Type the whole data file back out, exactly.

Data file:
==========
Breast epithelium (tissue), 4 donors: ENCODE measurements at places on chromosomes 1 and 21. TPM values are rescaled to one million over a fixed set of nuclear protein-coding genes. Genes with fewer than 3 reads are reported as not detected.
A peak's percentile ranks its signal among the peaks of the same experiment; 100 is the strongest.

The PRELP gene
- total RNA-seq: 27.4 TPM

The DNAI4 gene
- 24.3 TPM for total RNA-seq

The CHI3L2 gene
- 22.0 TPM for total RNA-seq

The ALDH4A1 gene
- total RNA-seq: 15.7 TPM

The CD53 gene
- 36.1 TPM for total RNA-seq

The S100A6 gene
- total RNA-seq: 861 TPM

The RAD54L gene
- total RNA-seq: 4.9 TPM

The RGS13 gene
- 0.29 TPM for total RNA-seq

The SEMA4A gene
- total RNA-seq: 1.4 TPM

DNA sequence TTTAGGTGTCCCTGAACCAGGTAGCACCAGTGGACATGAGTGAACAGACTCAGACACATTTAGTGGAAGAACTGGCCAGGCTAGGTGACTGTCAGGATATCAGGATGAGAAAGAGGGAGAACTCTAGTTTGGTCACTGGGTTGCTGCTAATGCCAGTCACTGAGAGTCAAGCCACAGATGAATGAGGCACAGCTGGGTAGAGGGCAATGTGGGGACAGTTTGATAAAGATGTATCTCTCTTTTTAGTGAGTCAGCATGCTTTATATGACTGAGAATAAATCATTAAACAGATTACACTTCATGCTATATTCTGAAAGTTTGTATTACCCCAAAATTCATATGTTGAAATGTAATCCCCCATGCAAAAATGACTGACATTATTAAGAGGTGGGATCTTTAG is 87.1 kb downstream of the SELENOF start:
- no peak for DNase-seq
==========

Breast epithelium (tissue), 4 donors: ENCODE measurements at places on chromosomes 1 and 21. TPM values are rescaled to one million over a fixed set of nuclear protein-coding genes. Genes with fewer than 3 reads are reported as not detected.
A peak's percentile ranks its signal among the peaks of the same experiment; 100 is the strongest.

The PRELP gene
- total RNA-seq: 27.4 TPM

The DNAI4 gene
- 24.3 TPM for total RNA-seq

The CHI3L2 gene
- 22.0 TPM for total RNA-seq

The ALDH4A1 gene
- total RNA-seq: 15.7 TPM

The CD53 gene
- 36.1 TPM for total RNA-seq

The S100A6 gene
- total RNA-seq: 861 TPM

The RAD54L gene
- total RNA-seq: 4.9 TPM

The RGS13 gene
- 0.29 TPM for total RNA-seq

The SEMA4A gene
- total RNA-seq: 1.4 TPM

DNA sequence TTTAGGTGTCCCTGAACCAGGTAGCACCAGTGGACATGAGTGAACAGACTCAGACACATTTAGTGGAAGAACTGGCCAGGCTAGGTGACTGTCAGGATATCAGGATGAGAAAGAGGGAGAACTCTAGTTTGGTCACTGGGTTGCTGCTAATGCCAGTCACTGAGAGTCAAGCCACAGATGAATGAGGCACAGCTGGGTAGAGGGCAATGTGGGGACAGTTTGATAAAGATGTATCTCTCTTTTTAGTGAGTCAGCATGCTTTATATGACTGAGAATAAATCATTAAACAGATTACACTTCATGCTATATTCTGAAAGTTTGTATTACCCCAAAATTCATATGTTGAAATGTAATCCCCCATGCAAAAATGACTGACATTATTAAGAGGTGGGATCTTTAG is 87.1 kb downstream of the SELENOF start:
- no peak for DNase-seq